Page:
Who among us would object to men and boys sharing girls’ bathrooms and showers, but the House’s specific refusal to exclude Title IX sports activities from the new law may give some pause. In fact, “fear mongers” claimed, unsuccessfully, that the measure will destroy women’s sports entire. While that may be a tad draconian, certainly the day of genuine women setting world records will be ending.
Just out of curiosity, I looked up and compared the world records for the 100 and 200-meter dash, men and women, professionals and high schoolers alike. Those who claim that there is no physical difference between the two sexes are, putting it simply, wrong.
100 meter dash:
Men: Usan Bolt 9.69
Boy: Bolling: 9.98
Women: Florence Griffith Joynes 10.49
Men: Usan Bolt 19.30
Women: Florence Griffith Joynes 21.34
"Selina Soule explains that Terry Miller and Andraya Yearwood have an unfair advantage—She's speaking for girls who are 'afraid to speak up because of retaliation from the media, school officials, and coaches.' "
This year, trans students, Terry Miller and Andraya Yearwood, took 1st and 2nd place in the 2019 Connecticut State Championships in Girls Track. When Miller and Yearwood took 1st and 2nd in 2018, parents and students started talking about the unfair advantages they have, and other significant issues, like girls losing scholarships. The media painted the girls as bigots and sore losers.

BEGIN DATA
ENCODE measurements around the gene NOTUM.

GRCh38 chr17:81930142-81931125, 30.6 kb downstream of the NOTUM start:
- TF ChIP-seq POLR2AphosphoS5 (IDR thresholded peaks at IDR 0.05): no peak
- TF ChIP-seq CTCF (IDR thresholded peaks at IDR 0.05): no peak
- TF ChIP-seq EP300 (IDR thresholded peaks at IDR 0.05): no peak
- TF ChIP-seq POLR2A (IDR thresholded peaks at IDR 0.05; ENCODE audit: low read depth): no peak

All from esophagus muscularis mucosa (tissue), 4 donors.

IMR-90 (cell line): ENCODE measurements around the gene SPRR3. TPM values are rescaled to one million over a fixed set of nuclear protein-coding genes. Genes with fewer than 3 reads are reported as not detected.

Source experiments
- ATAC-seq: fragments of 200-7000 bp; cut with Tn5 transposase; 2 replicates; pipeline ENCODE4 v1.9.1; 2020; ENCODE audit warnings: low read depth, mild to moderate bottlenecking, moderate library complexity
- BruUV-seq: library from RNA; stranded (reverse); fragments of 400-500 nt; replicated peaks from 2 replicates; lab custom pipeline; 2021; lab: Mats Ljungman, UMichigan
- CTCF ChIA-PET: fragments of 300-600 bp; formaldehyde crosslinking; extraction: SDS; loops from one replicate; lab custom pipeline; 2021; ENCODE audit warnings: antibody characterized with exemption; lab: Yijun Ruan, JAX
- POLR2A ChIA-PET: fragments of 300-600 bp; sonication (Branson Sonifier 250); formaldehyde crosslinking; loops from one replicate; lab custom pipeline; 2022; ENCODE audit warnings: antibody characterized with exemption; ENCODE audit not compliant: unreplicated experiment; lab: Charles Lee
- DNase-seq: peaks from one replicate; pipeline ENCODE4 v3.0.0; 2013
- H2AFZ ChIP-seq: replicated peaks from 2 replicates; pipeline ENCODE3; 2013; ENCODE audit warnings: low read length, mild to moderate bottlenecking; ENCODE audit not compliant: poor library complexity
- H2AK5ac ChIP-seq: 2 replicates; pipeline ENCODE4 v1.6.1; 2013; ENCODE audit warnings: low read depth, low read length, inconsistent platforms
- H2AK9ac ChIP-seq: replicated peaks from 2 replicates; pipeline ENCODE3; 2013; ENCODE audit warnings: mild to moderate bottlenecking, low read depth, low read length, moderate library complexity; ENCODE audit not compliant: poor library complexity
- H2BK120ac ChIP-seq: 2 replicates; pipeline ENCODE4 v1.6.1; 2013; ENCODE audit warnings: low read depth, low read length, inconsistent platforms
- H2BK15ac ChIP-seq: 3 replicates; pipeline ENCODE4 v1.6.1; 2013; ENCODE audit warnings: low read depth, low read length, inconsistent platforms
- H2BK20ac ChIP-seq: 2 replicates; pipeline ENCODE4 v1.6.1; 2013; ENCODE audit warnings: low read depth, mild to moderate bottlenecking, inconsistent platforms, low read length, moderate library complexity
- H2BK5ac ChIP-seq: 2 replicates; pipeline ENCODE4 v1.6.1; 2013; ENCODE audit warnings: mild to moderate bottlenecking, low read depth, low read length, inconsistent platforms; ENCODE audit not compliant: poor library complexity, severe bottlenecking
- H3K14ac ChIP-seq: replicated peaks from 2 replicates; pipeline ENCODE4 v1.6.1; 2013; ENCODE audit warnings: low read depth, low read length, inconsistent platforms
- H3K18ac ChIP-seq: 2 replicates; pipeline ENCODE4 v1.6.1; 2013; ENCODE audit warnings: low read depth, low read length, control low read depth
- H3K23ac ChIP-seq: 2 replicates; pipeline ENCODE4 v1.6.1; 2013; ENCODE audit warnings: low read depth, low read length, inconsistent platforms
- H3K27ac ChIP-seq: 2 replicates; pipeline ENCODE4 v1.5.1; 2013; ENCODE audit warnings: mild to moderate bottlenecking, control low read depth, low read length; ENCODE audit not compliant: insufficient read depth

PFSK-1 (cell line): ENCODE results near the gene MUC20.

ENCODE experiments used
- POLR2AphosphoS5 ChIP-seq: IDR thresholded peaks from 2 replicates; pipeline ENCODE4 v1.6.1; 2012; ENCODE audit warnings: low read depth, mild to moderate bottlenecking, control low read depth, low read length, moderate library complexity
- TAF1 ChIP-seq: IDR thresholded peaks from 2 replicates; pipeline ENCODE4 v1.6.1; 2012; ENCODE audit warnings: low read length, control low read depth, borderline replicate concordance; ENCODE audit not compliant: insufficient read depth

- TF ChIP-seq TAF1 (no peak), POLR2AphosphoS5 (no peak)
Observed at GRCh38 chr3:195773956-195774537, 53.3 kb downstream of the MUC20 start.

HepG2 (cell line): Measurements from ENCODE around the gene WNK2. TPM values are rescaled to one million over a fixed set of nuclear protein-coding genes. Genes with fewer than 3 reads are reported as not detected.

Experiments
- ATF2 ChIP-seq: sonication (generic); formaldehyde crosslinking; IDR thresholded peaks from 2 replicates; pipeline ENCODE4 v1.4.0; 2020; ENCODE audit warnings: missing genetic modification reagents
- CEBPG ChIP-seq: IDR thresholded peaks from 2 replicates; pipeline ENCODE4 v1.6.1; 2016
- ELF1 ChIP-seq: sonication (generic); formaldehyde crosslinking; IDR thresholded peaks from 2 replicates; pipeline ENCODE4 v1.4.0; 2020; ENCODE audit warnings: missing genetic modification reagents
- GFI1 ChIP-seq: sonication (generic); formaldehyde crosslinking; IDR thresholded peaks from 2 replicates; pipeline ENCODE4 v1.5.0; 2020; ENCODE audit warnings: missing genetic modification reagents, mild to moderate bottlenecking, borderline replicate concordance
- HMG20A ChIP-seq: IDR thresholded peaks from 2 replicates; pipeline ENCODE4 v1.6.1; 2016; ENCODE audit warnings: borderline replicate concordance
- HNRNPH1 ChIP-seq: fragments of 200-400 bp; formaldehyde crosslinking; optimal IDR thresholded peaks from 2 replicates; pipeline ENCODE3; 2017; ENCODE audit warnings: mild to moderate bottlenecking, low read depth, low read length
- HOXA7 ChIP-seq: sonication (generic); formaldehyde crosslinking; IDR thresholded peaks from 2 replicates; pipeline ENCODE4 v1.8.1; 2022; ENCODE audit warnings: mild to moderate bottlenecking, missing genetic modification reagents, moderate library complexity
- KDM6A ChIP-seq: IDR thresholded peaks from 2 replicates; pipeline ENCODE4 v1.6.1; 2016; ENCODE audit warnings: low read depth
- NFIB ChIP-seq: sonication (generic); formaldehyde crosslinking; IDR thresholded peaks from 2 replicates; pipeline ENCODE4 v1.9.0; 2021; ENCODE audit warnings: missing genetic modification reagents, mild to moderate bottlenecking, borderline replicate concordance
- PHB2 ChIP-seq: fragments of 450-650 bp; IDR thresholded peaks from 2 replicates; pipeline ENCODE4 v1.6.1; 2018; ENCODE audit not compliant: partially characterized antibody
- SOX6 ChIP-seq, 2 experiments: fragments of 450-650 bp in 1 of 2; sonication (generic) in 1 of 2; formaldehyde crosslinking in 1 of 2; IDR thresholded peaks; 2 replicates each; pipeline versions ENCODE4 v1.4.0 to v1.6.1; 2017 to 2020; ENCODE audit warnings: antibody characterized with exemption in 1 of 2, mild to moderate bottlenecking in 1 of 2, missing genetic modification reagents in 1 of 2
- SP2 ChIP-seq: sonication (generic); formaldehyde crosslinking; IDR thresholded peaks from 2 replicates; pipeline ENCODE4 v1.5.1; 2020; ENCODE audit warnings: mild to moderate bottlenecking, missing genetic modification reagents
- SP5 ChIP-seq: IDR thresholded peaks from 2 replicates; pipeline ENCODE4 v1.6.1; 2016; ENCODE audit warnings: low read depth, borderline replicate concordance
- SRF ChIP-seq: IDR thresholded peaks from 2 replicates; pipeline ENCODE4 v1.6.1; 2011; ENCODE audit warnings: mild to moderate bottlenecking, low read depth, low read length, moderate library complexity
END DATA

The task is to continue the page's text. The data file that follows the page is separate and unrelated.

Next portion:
Selina Soule, a 16 year-old student, spoke out in a YouTube video, posted April 12. She says, “We all watched in surprise, as our chances to win vanished.”
DyeStat records show that Miller would rank 120th in the 55-meter dash, in the Connecticut State Boys Track division (the division Miller ran with just prior to joining the Girls Track division in 2018). And Yearwood would rank 195th.
In 1988, Flo Jo set the record of 10.49 seconds in the Women’s 100m race. A developmental biologist, who posts stats on Twitter, under FondofBeetles, points out that in 30 years, no woman has beat Flo Jo’s 100m record of 10.49 seconds, but in 2017 alone, 744 male athletes ran 100m in less than 10.49 seconds. 744. In one year.
In a 2018 interview, on Good Morning America, Miller explains that instead of complaining, the girls should try harder. Miller and Yearwood are also “Courage Award Recipients” this year and will be honored at the 78th Gold Key Event on April 28th.
In her YouTube video, Selina Soule says, “The media has been even worse, attacking us and portraying girls as sore losers. And that we should try harder. We do train very hard, but when a mediocre boy athlete can outperform the best girl out there, any day, because of their physical superiority, we are just losers, not sore losers.”
As Ms. Soule points out, losing track events means losing the attention of college coaches and scholarship opportunities (unless one has wealthy parents, or falsely claims to be an approved minority). That’s a small price to pay for maintaining the new reality that the modern mind controls and determines biology, of course, but one can still sympathize with girls like Selina who have yet to catch up with our brave new world.